Preparing for a C-Section
A C-section, also called cesarean delivery, is a surgical procedure. Your baby is delivered through incisions in your abdomen and uterus, instead of vaginally.
You may be able to plan a C-section ahead of time if you develop pregnancy complications or you've had a previous C-section and aren't considering vaginal birth after cesarean (VBAC). But the need for a first-time C-section often isn’t obvious until your labor is under way.
Why would your doctor recommend a C-section? Stalled labor is one of the main reasons why your doctor might recommend a C-section. Other reasons include:
- Your baby is not getting enough oxygen
- Your baby is in an abnormal position
- You’re carrying twins, triplets, or other multiples
- There’s a problem with your placenta
- You or your baby have a health concern that makes vaginal delivery risky
What can you expect during a C-section? An average C-section takes less than an hour. You can expect:
- Bathing. You’ll be asked to shower or bathe the night before with an antibacterial soap to reduce risk of infection. Your abdomen is also cleaned before your procedure and a tube is inserted to collect your urine.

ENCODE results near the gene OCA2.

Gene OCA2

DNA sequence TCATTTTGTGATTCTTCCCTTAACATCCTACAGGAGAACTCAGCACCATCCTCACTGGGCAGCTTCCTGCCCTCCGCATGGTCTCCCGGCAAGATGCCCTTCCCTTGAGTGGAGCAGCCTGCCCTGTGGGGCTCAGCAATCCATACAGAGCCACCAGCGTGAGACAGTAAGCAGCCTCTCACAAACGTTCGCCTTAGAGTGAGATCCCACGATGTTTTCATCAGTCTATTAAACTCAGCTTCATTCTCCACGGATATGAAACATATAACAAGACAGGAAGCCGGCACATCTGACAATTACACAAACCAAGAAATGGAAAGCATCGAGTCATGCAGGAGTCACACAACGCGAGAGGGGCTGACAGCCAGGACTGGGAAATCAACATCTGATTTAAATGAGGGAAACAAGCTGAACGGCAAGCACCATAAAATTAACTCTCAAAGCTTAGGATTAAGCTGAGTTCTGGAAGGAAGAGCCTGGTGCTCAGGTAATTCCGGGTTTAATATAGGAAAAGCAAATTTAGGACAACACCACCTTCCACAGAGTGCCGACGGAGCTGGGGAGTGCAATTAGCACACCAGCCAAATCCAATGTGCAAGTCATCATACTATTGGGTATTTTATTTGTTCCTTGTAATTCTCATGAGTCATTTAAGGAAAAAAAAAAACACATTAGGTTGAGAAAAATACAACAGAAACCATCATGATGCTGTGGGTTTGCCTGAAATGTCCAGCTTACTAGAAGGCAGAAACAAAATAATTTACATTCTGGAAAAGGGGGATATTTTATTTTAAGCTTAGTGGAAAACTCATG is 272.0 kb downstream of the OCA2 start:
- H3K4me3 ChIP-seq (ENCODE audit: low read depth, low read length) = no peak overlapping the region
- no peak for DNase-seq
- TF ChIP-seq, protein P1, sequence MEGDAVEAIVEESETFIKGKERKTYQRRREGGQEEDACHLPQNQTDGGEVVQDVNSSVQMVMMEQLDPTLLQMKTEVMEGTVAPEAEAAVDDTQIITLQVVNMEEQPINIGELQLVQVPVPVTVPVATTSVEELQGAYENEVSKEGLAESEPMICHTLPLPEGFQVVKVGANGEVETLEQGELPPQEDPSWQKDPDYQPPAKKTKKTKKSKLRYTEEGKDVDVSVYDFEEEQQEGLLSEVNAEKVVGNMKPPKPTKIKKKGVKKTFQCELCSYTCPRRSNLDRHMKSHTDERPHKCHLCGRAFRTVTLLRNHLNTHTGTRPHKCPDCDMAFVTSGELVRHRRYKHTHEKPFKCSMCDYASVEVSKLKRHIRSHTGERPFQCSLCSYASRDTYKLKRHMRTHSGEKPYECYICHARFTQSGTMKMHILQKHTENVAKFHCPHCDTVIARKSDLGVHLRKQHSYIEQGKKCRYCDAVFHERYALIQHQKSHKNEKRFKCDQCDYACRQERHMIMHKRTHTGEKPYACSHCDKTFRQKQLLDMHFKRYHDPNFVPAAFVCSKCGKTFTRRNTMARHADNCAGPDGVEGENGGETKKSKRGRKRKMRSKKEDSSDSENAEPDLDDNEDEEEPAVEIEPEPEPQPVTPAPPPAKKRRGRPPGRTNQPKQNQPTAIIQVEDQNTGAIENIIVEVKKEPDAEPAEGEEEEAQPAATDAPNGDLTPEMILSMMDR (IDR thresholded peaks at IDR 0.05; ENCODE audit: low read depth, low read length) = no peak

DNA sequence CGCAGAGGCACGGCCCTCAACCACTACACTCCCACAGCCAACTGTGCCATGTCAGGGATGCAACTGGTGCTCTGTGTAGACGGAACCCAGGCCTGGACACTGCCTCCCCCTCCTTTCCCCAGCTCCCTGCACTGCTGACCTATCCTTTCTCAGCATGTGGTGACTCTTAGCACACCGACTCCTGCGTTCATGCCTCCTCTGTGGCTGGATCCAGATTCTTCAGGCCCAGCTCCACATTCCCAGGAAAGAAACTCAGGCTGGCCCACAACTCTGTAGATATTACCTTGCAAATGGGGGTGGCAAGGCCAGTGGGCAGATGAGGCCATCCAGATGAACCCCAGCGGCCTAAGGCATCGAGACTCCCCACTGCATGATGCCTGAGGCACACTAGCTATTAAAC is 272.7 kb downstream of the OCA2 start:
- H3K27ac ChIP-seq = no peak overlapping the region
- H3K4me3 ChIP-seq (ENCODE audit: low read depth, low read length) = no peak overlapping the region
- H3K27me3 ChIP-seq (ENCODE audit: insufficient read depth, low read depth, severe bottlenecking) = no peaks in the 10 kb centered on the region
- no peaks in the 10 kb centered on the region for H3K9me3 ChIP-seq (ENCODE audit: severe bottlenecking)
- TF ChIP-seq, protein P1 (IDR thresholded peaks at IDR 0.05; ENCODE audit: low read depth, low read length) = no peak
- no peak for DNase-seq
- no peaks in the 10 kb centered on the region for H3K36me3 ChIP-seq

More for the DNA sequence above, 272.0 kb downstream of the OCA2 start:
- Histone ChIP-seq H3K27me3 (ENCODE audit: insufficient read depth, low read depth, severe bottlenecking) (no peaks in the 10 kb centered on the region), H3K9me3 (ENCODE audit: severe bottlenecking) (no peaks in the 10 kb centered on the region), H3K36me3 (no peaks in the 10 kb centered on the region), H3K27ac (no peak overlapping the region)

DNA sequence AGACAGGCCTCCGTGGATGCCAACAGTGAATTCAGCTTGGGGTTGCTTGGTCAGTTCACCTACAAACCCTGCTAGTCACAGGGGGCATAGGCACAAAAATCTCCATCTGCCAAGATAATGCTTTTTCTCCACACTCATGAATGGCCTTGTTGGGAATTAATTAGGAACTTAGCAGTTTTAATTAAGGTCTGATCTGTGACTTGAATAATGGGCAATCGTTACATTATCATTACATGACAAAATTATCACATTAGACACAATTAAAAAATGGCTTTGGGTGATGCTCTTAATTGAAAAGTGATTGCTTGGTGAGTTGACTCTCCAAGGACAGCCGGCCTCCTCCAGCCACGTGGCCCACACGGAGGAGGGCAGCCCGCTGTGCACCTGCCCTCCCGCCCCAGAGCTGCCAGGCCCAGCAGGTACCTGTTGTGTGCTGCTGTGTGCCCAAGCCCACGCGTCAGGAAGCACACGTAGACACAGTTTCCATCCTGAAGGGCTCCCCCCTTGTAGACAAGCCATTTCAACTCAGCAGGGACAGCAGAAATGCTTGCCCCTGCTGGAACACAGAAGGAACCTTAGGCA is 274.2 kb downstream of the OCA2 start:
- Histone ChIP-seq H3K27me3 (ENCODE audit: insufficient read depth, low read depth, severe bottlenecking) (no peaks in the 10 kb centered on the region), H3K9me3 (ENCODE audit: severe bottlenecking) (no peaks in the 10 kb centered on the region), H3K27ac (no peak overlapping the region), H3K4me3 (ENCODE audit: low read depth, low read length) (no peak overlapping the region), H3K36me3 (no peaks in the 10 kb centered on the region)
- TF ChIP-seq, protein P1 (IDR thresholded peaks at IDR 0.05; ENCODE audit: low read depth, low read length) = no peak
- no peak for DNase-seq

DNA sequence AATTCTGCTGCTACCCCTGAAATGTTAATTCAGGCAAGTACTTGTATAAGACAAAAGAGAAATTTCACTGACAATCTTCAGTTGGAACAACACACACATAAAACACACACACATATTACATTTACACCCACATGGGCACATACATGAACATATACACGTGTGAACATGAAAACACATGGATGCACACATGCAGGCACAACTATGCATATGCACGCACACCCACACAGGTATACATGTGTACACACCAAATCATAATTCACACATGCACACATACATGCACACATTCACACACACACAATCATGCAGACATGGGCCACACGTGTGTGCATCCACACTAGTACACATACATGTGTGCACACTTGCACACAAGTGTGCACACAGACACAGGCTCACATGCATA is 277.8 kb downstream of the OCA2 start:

- IV. An IV is inserted in your hand or arm to deliver fluids and medication.
- Anesthesia. Anesthesia is used to numb the lower part of your body, which allows you to remain awake during the procedure.
- Abdominal incision. The doctor makes an incision through your abdominal wall, usually horizontally near your pubic hairline.
- Uterine incision. After your abdominal incision, the doctor will make an incision in your uterus. The uterine incision is usually horizontal across the lower part of your uterus.
- Delivery. You'll likely feel some movement as the doctor gently removes the baby from your uterus, but you shouldn't feel pain. The umbilical cord is clamped and cut and the placenta is removed from your uterus. Your incisions are closed with sutures.
What are the risks? Recovery from a C-section is longer than vaginal birth. Risks to your baby include breathing problems such as transient tachypnea or surgical injuries such as nicks to your baby’s skin, which are rare. Your risks include:
- Inflammation and infection of the membrane lining your uterus
- Increased bleeding
- Reactions to anesthesia
- Blood clots
- Wound infection
- Surgical injury
- Increased risks during future pregnancies
How can you prepare? Talk to your doctor about anesthesia options to determine the best one for you. You also may be asked to undergo blood tests before your C-section, in case an emergency blood transfusion is needed during the procedure. Additionally, plan ahead of time for the recovery process by recruiting help from friends, family, or a nanny at home.
Advance preparation will reduce your anxiety and help ensure your C-section goes as smoothly as possible.